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PICS – Post-Intensive Care Syndrome, Not Just Vents and Pressors

October 4, 2021

Written by Rachel Jennings

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With the discovery of post-intensive care syndrome (PICS), there has been a paradigm shift in the approach to the critically ill patient, focusing on delirium prevention, sedation stewardship, and early mobility. These decrease mortality and improve physical and cognitive recovery.

Why does this matter?
With the recent surge in the COVID-19 pandemic, we as ED providers have been performing critical care medicine more than ever before. Hospitals are full, and boarding ICU patients in the ED has become the norm.  It is imperative that we approach these patients holistically, and not only target the underlying physiology of their “admission diagnosis,” but also the myriad iatrogenic and organic disease processes that are inextricably linked to their critical illness and full clinical course.

Survivin’ and thrivin’
Many of the factors affecting long- term survivorship have been summed up by the catch all phrase, ‘Post-intensive care syndrome’ (PICS). PICS is a well-studied, “form of cognitive impairment, physical impairment, and/or mental health impairment,” in patients that survive their ICU stay.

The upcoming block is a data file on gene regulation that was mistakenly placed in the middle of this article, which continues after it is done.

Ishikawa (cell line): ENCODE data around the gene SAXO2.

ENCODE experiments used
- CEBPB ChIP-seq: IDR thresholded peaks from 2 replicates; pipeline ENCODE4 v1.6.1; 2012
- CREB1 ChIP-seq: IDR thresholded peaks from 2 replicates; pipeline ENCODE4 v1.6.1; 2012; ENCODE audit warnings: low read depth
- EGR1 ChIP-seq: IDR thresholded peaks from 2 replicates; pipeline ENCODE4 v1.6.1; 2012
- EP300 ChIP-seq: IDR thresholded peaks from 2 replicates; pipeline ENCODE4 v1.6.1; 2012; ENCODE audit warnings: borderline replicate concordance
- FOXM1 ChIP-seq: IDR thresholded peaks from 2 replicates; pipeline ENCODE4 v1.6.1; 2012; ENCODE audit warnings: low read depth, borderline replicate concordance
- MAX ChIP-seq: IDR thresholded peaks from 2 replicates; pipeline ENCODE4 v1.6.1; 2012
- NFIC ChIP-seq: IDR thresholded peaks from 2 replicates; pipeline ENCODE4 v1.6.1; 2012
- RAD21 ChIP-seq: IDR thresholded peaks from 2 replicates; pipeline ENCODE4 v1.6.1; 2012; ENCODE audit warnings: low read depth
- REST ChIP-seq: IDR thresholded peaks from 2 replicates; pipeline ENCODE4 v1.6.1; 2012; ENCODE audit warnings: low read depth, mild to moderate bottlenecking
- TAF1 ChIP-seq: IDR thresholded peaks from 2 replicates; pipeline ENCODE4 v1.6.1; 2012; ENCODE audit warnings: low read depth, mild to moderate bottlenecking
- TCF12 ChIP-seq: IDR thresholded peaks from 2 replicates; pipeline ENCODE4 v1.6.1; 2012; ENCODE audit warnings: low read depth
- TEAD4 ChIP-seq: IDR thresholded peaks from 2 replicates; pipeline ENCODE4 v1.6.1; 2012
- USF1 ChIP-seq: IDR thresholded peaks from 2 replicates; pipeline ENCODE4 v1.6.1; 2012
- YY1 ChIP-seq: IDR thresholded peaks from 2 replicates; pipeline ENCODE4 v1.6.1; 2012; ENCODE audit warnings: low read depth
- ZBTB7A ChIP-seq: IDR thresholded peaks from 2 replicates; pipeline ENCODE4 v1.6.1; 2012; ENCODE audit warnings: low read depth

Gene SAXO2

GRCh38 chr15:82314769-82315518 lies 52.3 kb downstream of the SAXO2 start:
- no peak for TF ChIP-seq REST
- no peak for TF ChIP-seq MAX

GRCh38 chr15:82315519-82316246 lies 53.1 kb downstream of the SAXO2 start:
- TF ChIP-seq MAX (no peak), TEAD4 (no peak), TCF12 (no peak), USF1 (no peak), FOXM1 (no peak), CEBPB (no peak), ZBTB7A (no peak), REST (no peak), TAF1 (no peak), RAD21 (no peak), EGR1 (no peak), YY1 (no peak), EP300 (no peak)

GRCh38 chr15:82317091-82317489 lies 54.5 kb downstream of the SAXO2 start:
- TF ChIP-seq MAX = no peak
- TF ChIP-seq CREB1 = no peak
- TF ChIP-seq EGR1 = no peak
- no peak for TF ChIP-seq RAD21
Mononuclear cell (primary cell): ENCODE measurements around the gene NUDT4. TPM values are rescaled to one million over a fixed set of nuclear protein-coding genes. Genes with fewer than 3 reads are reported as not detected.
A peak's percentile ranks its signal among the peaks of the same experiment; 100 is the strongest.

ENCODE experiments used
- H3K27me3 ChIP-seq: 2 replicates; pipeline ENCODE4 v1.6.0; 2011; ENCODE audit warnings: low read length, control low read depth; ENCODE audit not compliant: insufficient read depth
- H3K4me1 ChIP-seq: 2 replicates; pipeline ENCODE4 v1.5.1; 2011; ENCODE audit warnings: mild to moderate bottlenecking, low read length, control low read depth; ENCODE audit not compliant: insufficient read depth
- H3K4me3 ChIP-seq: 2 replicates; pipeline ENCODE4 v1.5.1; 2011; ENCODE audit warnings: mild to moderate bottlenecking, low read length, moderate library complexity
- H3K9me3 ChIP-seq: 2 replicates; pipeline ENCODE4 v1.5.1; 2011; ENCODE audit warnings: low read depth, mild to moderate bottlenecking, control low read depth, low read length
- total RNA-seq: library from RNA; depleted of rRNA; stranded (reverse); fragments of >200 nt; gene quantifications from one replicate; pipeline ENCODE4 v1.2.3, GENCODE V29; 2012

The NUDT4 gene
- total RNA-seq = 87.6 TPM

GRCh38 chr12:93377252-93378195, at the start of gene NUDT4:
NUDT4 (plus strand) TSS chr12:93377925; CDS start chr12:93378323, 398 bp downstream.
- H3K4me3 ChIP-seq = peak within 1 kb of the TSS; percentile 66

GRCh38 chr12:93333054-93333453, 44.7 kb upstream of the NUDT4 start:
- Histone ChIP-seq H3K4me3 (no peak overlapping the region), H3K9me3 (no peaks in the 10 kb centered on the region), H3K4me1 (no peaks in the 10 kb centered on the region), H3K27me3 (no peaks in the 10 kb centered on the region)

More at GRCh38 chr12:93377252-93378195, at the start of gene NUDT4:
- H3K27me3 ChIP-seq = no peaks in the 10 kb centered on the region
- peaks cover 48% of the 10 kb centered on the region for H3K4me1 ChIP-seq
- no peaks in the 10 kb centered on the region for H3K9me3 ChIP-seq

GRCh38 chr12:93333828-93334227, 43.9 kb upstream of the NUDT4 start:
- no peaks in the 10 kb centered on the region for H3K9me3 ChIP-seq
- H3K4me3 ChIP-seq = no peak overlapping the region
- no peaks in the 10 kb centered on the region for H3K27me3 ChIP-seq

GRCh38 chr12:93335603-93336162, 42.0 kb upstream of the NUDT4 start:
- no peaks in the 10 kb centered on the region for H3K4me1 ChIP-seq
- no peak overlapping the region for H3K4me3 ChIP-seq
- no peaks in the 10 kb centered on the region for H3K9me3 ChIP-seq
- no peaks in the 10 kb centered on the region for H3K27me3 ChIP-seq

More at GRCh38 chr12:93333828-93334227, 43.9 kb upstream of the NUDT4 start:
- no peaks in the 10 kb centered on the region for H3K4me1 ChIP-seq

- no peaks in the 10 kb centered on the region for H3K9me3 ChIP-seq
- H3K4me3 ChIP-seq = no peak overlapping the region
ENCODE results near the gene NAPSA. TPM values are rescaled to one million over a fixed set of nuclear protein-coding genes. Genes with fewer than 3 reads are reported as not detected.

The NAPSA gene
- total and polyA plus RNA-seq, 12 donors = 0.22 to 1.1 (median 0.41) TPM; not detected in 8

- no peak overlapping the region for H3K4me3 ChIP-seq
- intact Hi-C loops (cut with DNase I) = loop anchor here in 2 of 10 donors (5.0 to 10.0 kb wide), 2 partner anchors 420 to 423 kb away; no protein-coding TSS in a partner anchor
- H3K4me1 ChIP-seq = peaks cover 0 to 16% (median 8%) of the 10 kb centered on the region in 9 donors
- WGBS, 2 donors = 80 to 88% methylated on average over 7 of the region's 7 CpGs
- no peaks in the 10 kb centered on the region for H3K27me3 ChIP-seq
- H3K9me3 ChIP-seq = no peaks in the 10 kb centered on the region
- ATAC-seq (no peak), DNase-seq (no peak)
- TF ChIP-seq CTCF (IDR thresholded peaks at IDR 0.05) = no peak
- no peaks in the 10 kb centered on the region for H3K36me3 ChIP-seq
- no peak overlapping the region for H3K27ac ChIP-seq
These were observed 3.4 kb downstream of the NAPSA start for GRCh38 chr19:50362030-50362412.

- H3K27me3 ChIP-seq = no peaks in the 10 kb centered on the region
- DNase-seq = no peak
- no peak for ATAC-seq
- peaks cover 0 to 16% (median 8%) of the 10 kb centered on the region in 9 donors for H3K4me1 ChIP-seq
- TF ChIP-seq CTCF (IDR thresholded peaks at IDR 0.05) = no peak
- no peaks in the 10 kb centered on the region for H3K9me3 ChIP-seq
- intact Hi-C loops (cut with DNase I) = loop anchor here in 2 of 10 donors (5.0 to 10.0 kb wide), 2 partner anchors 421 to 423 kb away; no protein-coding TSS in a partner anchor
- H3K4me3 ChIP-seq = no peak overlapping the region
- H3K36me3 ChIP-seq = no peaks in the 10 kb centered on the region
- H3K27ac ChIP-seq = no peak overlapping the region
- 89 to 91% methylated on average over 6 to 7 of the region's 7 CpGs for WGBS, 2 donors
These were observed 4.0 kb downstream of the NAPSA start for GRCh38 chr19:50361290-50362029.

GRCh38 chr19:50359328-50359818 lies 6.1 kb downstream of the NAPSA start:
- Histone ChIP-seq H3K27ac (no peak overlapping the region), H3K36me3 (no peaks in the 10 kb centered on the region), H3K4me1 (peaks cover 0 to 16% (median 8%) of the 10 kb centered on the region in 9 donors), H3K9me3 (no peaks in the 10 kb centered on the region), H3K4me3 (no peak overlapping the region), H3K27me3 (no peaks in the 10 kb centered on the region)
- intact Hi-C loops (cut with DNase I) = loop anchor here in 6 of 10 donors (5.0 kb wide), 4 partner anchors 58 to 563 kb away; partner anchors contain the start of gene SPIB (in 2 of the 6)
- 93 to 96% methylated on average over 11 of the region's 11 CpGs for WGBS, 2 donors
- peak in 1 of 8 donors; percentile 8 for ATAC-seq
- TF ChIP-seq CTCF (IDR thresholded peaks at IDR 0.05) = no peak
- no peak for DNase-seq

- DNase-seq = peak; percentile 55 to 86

Here is a quick overview of how we are changing the way we treat these patients to reduce PICS.

Delirium: Don’t underestimate it. Delirium in the ICU is an independent predictor of mortality and morbidity. Tools such as the Confusion Assessment Method for ICU (CAM-ICU) and the Intensive Care Delirium Screen Checklist help with early diagnosis.  The timing to diagnose and treat is imperative. Duration of delirium is a primary risk factor for the development of acquired dementia that can persist after discharge.

Sedation & Paralysis: Lay off the heavy stuff. Use guideline driven light sedation strategies and lung protective vent settings. If you have patients boarding overnight, consider a spontaneous awakening trial and spontaneous breathing trial in order to lighten sedation and more quickly liberate patients from the vent.

Immobility: Early mobility is key. Aggressive PT/OT is imperative, as it helps mitigate muscle wasting and ICU acquired weakness. Compliance with the ABCDEF bundle (of which early exercise is a core component) is, “associated with lower likelihood of discharge to a facility, less delirium, and lower in-hospital death.”

ICU Survivorship-The Relationship of Delirium, Sedation, Dementia, and Acquired Weakness. Crit Care Med. 2021 Aug 1;49(8):1227-1240. doi: 10.1097/CCM.0000000000005125.

What are your thoughts?